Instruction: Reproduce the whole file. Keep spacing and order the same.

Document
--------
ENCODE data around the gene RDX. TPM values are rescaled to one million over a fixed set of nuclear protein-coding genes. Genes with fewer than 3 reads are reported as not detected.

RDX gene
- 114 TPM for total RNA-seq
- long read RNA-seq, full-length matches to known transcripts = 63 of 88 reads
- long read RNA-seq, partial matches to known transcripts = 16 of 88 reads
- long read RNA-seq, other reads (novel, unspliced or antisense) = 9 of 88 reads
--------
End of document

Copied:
ENCODE data around the gene RDX. TPM values are rescaled to one million over a fixed set of nuclear protein-coding genes. Genes with fewer than 3 reads are reported as not detected.

RDX gene
- 114 TPM for total RNA-seq
- long read RNA-seq, full-length matches to known transcripts = 63 of 88 reads
- long read RNA-seq, partial matches to known transcripts = 16 of 88 reads
- long read RNA-seq, other reads (novel, unspliced or antisense) = 9 of 88 reads